Will this slight slowdown continue into the fall or will things pick up? I have noticed an increase of homes for sale and a decrease of out of town buyers so the heavy seller’s market we were in may settle down.

In August, a total of 712 detached homes were sold, a decrease of 11.4% from the previous year, while condominium sales were down 7.7% from 2016, with 180 units sold.

The average sales price across London and St. Thomas was $326,122, down 1.4% from the previous month.

The average year-to-date sales price was $329,745 – up 18.2% from the 2016 average home price of $279,057.

The year-to-date sales are ahead by 15.5%, with a total of 8,421 homes sold.

The best-selling house style in our area continues to be the two-storey, followed by the bungalow.

House Style Units Sold Average Price
2 Storey 208 $477,904
Bungalow 165 $251,336
Ranch 95 $377,486
Townhouse Condo 95 $210,114
High rise apt. condo 46 $215,835

The following chart is based on data taken from the Canadian Real Estate Association’s (CREA) National MLS® Report for July 2017 (the latest CREA statistics available). It provides a snapshot of how average home prices in London and St. Thomas compare to other major Ontario and Canadian centres.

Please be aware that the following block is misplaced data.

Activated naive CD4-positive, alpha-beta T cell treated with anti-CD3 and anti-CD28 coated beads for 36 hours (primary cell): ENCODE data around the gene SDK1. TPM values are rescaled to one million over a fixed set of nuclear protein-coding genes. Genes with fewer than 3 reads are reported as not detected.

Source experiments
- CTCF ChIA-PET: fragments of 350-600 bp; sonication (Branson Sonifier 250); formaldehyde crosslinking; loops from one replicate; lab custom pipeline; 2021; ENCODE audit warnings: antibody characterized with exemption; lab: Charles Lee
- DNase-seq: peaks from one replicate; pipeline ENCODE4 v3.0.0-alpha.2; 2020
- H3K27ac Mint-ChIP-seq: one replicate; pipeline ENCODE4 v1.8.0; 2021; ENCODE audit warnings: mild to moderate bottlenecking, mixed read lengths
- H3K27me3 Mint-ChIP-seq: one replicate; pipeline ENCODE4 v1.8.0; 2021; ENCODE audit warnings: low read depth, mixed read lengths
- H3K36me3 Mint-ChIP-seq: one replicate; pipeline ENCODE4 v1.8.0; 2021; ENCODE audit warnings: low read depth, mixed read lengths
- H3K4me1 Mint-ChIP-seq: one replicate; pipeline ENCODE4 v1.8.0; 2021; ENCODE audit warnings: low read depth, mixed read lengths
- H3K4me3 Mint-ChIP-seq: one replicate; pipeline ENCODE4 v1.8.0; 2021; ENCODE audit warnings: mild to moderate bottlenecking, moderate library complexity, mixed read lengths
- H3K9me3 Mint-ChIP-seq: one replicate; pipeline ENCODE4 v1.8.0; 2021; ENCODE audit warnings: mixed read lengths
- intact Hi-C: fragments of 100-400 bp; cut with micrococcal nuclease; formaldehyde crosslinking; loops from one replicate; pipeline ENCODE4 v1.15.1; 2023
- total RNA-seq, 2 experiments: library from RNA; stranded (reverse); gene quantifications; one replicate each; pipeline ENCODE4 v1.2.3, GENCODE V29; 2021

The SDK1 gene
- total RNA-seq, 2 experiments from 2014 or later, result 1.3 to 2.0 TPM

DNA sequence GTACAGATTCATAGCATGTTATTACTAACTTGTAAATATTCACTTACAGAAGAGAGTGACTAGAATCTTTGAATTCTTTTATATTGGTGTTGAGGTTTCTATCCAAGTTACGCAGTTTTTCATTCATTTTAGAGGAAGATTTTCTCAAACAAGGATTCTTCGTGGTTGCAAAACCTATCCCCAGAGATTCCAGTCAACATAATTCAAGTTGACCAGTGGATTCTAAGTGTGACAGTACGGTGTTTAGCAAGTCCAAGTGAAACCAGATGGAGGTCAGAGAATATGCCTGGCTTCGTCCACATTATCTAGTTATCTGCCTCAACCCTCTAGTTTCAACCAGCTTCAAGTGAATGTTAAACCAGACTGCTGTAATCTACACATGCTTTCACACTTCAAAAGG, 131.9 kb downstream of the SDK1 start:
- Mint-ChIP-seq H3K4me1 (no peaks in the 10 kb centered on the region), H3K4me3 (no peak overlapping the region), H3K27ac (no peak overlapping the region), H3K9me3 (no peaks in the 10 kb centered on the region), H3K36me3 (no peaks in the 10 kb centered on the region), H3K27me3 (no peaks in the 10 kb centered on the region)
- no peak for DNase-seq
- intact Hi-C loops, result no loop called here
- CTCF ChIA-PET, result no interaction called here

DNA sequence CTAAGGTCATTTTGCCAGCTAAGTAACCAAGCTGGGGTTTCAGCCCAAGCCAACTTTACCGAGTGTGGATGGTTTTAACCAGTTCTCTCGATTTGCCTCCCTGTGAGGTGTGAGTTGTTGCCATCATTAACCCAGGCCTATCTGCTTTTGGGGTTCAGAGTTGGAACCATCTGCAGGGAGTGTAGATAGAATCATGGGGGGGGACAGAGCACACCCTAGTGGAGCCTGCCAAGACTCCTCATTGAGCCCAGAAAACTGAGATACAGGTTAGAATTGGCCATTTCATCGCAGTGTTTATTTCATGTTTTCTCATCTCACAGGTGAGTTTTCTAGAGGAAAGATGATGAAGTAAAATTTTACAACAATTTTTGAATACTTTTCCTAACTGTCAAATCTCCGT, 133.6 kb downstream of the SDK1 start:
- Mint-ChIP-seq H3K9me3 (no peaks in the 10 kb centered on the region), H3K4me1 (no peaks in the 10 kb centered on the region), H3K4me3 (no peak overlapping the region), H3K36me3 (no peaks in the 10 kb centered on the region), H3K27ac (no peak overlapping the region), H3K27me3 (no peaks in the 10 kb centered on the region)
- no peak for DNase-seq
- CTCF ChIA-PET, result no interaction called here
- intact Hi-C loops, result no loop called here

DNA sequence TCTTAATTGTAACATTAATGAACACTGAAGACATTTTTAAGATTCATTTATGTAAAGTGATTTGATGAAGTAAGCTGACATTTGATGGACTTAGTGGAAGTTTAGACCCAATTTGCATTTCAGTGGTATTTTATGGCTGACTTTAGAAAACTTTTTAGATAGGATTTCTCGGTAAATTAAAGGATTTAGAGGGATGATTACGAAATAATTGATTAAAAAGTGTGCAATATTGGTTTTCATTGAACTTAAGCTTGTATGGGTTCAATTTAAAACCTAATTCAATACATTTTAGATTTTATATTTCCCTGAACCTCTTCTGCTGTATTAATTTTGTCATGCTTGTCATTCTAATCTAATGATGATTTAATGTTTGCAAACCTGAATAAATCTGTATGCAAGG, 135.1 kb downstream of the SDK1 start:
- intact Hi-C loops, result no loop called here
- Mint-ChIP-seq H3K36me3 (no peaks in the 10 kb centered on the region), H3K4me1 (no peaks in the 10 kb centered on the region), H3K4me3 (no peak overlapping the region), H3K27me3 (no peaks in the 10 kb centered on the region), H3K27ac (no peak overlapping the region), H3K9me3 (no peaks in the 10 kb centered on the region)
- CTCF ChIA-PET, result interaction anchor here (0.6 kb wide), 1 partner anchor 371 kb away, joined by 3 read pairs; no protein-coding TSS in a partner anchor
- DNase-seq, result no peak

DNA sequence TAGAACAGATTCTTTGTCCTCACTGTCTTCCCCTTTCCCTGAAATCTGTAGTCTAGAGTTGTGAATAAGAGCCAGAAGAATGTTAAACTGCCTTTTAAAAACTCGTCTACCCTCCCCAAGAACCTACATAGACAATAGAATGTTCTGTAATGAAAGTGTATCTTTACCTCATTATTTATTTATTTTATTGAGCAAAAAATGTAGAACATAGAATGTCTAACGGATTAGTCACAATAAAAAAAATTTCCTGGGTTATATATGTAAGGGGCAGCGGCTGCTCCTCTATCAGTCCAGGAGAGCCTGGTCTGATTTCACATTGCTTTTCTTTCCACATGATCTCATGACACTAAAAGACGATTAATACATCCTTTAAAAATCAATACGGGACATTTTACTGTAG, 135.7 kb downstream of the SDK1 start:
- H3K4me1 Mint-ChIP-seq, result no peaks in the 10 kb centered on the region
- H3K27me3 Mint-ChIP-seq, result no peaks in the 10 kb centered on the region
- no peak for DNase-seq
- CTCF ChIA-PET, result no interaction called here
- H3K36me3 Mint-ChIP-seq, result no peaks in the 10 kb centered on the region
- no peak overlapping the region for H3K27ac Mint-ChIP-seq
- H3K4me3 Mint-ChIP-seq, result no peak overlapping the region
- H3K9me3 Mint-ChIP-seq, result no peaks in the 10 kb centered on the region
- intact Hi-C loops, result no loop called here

Real Estate Across Canada

Has The London Ontario Real Estate Market Slowed Down?

Depending on whom you ask, you are going to hear quite a few viewpoints and the issue I have with viewpoints  is that they are opinions only and as each of us are predisposed to our personal likes and dislikes, biases and even moods, what ever happened to making decisions based on facts?

For example, in July of 2017, the London Ontario real estate market was balanced but still very active, a fact, the Toronto market was down 18% and prices down 9 % ! A fact

So of course, where ever you get your information, be it the National news, Toronto papers or Vancouver or your barbershop or hairdresser, one of the greatest lessons I ever learned was to ask:

“Is it true?”

 I cannot predict the future, I can only control my actions and thoughts for the day so if I want to help a client buy a property today or sell one, I act and take massive action today and everyday  until I succeed, no excuses.

Who cares what the market is doing, if anyone applies the principles of marketing and real estate facts, action occurs!